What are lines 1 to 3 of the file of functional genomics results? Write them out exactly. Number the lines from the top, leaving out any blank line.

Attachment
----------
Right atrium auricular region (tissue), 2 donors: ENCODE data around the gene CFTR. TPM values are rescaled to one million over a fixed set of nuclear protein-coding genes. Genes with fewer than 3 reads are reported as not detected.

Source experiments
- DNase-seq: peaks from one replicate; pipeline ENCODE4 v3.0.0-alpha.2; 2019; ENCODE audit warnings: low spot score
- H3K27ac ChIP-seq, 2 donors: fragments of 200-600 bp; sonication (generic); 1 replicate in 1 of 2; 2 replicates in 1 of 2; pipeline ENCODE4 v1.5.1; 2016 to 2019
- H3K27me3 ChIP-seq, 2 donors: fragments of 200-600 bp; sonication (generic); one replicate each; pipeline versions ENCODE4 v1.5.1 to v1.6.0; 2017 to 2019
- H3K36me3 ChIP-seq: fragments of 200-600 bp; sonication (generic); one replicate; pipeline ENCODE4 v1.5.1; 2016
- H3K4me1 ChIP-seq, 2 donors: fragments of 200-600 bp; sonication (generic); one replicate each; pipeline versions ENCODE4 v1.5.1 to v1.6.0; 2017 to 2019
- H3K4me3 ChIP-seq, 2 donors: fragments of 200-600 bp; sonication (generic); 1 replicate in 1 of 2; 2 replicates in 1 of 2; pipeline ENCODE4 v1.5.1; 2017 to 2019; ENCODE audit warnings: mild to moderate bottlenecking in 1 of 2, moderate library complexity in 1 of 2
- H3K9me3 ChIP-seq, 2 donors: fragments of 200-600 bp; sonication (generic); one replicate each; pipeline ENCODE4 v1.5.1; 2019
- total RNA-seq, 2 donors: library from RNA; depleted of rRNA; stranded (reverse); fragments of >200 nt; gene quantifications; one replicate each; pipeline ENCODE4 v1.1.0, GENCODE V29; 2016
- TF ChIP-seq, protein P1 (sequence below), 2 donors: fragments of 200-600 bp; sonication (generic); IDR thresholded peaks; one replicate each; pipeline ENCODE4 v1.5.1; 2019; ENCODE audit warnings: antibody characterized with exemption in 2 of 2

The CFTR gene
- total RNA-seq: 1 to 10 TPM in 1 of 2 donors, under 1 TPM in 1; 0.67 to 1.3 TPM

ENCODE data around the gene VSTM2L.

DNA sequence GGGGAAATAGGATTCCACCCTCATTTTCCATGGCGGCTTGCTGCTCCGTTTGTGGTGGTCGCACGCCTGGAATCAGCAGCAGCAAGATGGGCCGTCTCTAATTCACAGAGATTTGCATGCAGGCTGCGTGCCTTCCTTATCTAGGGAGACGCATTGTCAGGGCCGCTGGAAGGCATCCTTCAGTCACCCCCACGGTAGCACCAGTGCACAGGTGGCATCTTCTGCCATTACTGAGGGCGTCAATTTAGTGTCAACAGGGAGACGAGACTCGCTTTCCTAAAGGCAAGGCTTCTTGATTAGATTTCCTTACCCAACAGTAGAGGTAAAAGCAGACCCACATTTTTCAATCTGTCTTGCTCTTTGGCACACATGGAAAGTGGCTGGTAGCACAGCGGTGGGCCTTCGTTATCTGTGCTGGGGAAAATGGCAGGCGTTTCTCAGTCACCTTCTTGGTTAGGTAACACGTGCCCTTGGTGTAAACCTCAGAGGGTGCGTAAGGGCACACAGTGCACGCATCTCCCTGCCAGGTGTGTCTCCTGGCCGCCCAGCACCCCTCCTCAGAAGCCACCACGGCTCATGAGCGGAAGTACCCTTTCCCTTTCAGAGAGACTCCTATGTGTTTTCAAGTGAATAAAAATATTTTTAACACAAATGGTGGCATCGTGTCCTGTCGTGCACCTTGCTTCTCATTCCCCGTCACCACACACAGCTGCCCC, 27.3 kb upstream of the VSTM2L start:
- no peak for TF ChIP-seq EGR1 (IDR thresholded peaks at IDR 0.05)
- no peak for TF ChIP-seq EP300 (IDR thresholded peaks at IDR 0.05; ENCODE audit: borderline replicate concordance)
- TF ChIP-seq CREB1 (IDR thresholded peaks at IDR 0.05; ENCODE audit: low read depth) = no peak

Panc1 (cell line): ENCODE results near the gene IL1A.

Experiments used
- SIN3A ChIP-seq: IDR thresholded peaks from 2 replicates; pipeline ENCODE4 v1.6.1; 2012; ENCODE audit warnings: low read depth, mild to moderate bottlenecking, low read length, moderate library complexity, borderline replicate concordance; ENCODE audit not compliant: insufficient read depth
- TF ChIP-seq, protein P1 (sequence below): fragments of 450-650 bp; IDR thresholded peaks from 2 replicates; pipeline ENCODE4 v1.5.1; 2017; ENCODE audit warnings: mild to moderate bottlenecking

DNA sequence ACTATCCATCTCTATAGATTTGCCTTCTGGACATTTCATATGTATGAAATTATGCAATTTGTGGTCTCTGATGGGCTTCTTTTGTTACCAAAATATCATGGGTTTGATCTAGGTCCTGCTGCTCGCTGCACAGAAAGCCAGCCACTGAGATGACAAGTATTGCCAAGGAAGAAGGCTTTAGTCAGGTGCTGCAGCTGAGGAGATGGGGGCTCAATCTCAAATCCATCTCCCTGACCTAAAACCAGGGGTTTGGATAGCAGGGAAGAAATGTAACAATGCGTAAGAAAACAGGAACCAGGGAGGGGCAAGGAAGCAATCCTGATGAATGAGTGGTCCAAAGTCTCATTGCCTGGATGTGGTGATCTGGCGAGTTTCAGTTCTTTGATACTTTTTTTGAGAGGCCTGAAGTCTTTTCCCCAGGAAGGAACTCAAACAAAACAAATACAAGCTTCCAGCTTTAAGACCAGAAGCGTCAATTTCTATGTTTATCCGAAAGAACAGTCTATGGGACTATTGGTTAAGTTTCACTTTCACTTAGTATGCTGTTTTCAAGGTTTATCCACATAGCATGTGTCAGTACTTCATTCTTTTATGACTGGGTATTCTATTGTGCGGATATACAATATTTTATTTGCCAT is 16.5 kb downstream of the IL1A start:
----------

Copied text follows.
Right atrium auricular region (tissue), 2 donors: ENCODE data around the gene CFTR. TPM values are rescaled to one million over a fixed set of nuclear protein-coding genes. Genes with fewer than 3 reads are reported as not detected.

Source experiments
- DNase-seq: peaks from one replicate; pipeline ENCODE4 v3.0.0-alpha.2; 2019; ENCODE audit warnings: low spot score